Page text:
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Griffin v. Frederick

United States District Court, W.D. Washington, Tacoma

January 22, 2018

ROBERT DEAN GRIFFIN JR, Plaintiff,
v.
RONALD FREDERICK, Defendant.

          ORDER

          David W. Christel United States Magistrate Judge

         Plaintiff Robert Dean Griffin, Jr., proceeding pro se, filed this civil rights complaint under 42 U.S.C. § 1983.[1] Having reviewed and screened Plaintiff's Complaint under 28 U.S.C. § 1915A, the Court finds Plaintiff has failed to state a claim but provides Plaintiff leave to file an amended pleading by February 21, 2018, to cure the deficiencies identified herein.

         I. Background

         Plaintiff, who is housed at the Washington State Penitentiary, alleges his constitutional rights were violated when Defendant Ronald Frederick told Plaintiff the Indeterminate Sentencing Review Board (“ISRB”) did not have jurisdiction over Plaintiff's treatment in prison and instructed Plaintiff to address his concerns through the offender grievance program. Dkt. 1, p. 7. Plaintiff states ISRB decisions cannot be grieved. Id.

         II. Discussion

         Under the Prison Litigation Reform Act of 1995, the Court is required to screen complaints brought by prisoners seeking relief against a governmental entity or officer or employee of a governmental entity. 28 U.S.C. § 1915A(a). The Court must “dismiss the complaint, or any portion of the complaint, if the complaint: (1) is frivolous, malicious, or fails to state a claim upon which relief may be granted; or (2) seeks monetary relief from a defendant who is immune from such relief.” Id. at (b); 28 U.S.C. § 1915(e)(2); see Barren v. Harrington, 152 F.3d 1193 (9th Cir. 1998).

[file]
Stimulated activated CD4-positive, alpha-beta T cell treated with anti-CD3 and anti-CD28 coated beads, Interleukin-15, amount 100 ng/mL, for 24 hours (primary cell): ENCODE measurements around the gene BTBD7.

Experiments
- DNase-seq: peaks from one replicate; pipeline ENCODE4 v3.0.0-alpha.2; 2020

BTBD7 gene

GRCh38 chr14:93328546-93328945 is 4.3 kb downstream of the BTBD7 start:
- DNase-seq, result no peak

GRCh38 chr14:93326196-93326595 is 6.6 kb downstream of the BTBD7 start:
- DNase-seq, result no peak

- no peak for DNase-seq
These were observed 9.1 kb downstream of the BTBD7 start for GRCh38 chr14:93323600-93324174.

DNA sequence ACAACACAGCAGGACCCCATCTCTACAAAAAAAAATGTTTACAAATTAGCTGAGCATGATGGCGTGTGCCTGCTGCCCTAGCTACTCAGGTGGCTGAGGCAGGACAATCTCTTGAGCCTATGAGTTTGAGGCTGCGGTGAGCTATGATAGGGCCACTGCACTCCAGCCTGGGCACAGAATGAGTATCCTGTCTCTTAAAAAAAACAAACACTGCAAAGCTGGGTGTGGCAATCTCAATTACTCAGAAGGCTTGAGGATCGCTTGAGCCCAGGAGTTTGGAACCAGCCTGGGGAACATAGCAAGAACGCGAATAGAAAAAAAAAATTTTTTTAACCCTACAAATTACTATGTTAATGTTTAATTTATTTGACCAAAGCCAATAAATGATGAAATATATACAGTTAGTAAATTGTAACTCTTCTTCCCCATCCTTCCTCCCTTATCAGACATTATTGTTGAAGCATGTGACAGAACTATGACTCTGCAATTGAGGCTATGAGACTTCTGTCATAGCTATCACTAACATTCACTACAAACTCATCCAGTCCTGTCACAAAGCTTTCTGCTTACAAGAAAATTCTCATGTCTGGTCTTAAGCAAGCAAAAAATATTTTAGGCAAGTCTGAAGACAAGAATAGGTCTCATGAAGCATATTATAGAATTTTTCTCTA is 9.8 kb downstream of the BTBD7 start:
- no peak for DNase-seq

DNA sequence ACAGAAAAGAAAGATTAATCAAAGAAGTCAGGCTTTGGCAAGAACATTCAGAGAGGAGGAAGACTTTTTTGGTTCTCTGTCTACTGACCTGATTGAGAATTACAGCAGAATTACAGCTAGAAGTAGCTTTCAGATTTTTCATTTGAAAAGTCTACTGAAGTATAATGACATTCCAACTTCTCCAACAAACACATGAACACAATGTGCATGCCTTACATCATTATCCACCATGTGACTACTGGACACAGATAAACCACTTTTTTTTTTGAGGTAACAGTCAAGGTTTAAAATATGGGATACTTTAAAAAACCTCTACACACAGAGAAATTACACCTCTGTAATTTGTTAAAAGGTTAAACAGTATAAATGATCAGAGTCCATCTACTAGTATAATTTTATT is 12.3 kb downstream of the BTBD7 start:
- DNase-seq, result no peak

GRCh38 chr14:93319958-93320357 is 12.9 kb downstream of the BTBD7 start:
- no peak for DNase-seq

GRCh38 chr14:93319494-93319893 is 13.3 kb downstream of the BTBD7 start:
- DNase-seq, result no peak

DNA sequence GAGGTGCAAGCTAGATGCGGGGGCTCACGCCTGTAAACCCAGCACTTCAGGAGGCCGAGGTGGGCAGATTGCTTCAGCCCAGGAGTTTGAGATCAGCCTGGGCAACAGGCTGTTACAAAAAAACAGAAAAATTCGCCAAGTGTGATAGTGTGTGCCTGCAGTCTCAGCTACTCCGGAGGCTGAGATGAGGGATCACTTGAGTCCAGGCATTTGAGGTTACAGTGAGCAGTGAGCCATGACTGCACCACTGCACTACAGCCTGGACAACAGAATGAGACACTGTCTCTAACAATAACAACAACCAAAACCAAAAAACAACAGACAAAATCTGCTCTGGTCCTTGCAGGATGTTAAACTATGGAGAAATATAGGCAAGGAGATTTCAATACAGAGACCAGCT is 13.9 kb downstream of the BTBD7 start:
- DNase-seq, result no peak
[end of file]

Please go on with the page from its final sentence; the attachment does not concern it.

In order to state a claim for relief under 42 U.S.C. § 1983, a plaintiff must show: (1) he suffered a violation of rights protected by the Constitution or created by federal statute, and (2) the violation was proximately caused by a person acting under color of state law. See Crumpton v. Gates, 947 F.2d 1418, 1420 (9th Cir. 1991). The first step in a § 1983 claim is therefore to identify the specific constitutional right allegedly infringed. Albright v. Oliver, 510 U.S. 266, 271 (1994).

         To satisfy the second prong, a plaintiff must allege facts showing how individually named defendants caused, or personally participated in causing, the harm alleged in the complaint. See Leer v. Murphy, 844 F.2d 628, 633 (9th Cir. 1988); Arnold v. IBM, 637 F.2d 1350, 1355 (9th Cir. 1981). A person subjects another to a deprivation of a constitutional right when committing an affirmative act, participating in another's affirmative act, or omitting to perform an act which is legally required. Johnson v. Duffy, 588 F.2d 740, 743 (9th Cir. 1978). Sweeping conclusory allegations against an official are insufficient to state a claim for relief. Leer, 844 F.2d at 633. Further, a § 1983 suit cannot be based on vicarious liability alone, but must allege the defendant's own conduct violated the plaintiff's civil rights. City of Canton v. Harris, 489 U.S. 378, 385-90 (1989).